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Prep boys' golf: Schow rides calm demeanor to success

Published August 30, 2013 11:23 pm

Boys' golf • Golfer finished fifth as a freshman at the Class 3A state meet.
This is an archived article that was published on sltrib.com in 2013, and information in the article may be outdated. It is provided only for personal research purposes and may not be reprinted.

Mitch Schow has been at the top of his game since age 6. While other kindergartners were wobbling on their training wheels in church parking lots, Schow was busy perfecting his golf strike, competing against 11- and 12-year-olds in local golf leagues.

Golf and competition go hand in hand for the Park City sophomore. Each tournament is just another day of casual golf.

His driving is among the best in the preps business. His short game gets better every day. But Schow stays grounded. When he needs a moment to regroup, he leaves it all behind and heads to the lake for some fly-fishing.

"I just always try to do my best and let things fall where they may," Schow said. "And whatever I do, it happened for a reason, and I can gain from it."

It's a humble approach for a kid who placed fifth at the Class 3A state golf tournament as a freshman, an effort that helped lead Park City to a fifth consecutive team title. But for Schow, winning always has come easily.

"It's old hat for him at this point," longtime coach Kirk Abegglen said. "The real question at this point is, what hasn't he won?"

The USG Junior Amateur Tournament and the Class 3A tournament are on the short list — for now.

In early June, Schow carded a 209 over three rounds to win the Junior World Qualifier at Park Meadows Country Club in Park City. He was impressive in the opening two rounds, shooting 67s to jump out to a big lead. But he struggled on the final day, shooting a 77 to squeak out the win.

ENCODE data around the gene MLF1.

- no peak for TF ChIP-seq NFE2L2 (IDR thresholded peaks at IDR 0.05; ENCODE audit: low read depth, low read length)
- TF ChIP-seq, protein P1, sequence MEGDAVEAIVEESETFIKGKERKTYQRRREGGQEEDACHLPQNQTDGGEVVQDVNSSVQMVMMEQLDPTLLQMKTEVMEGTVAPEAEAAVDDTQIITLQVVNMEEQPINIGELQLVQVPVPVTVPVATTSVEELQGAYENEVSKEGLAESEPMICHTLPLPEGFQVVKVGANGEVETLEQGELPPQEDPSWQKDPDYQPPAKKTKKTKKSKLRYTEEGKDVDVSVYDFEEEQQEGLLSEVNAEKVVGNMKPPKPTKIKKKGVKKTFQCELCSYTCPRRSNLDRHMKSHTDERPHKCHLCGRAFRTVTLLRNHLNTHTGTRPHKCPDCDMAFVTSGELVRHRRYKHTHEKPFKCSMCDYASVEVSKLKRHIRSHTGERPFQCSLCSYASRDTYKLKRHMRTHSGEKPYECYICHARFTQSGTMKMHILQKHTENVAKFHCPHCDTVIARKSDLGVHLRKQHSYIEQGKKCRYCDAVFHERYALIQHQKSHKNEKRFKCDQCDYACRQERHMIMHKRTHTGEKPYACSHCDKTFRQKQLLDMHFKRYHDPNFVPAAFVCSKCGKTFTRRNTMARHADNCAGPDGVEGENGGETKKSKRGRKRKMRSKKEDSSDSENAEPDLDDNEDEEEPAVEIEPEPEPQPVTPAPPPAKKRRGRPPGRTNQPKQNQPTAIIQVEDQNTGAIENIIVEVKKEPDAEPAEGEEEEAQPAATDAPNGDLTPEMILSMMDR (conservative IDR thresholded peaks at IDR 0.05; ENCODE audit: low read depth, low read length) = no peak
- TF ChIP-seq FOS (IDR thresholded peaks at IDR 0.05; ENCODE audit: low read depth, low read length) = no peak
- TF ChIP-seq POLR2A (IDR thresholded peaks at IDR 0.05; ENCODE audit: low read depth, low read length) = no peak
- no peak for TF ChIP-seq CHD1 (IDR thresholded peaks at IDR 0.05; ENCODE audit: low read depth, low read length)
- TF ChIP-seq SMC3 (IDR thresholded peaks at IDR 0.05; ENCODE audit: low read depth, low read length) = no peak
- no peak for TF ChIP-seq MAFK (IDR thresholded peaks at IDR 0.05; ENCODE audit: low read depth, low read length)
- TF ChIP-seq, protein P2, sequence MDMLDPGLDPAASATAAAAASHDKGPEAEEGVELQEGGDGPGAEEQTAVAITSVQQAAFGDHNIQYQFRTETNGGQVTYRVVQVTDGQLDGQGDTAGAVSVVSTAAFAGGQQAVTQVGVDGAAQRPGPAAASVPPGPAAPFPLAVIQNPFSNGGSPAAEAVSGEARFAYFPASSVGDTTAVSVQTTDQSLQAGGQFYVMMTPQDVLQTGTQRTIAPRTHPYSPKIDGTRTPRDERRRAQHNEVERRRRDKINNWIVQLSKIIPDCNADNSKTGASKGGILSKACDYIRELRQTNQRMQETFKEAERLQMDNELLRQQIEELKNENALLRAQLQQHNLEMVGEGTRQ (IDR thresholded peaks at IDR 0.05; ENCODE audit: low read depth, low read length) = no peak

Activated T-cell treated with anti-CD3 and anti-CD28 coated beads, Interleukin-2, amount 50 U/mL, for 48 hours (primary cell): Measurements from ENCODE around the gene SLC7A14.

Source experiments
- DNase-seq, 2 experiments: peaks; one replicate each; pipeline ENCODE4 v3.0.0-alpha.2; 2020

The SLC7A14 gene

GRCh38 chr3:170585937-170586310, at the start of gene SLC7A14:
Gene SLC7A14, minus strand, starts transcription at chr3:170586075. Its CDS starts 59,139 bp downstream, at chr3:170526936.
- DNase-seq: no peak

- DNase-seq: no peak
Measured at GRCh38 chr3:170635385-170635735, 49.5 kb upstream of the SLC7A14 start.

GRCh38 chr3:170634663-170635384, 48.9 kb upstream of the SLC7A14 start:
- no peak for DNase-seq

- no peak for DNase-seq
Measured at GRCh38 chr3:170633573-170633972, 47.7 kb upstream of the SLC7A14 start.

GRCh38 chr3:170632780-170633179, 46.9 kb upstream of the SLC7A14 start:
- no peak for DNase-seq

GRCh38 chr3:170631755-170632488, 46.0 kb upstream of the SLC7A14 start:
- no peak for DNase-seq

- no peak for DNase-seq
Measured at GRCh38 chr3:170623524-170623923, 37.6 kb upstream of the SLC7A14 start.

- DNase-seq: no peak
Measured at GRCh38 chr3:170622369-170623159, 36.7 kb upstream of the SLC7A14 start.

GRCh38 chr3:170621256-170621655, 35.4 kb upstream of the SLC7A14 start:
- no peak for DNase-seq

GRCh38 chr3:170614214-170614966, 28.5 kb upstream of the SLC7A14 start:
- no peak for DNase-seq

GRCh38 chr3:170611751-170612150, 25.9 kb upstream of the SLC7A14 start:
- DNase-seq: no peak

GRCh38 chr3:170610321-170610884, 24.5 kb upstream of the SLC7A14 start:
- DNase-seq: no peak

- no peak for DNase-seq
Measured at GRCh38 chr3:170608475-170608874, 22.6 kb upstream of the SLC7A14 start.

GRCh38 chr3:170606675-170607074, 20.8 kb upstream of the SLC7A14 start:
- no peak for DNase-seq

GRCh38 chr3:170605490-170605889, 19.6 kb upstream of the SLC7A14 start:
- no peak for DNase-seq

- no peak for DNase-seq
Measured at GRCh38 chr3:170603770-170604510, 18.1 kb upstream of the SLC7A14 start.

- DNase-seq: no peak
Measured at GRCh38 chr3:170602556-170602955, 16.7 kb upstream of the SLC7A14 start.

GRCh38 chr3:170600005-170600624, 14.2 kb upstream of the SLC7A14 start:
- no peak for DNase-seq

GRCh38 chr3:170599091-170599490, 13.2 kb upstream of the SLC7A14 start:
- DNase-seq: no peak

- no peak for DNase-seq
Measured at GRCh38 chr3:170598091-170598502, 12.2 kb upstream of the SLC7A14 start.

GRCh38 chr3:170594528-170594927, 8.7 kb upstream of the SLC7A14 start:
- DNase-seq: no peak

The effort earned Schow a chance to play some of the world's best young golfers at the Junior World Championships at Torrey Pines Golf Course in San Diego. He shot a 229 over three days and missed the cut.

But for Schow, it's all part of the progression.

"I missed the cut, but I know I played well," he said. "Now that I've made it there, it's my goal to just keep getting better."

Since then, he's spent hours on the course perfecting his short game, particularly working the ball from left to right. The extra time has paid off, and Schow heads into his sophomore season ready to lead the Miners to a sixth straight title.

"It's helped my confidence tremendously," Schow said. "But I always have to keep on improving, and not just on one thing."

"He just knows how to get the ball in the hole pretty fast," Abegglen said. "Even better, he's a great teammate, and that makes him more of an asset than people know."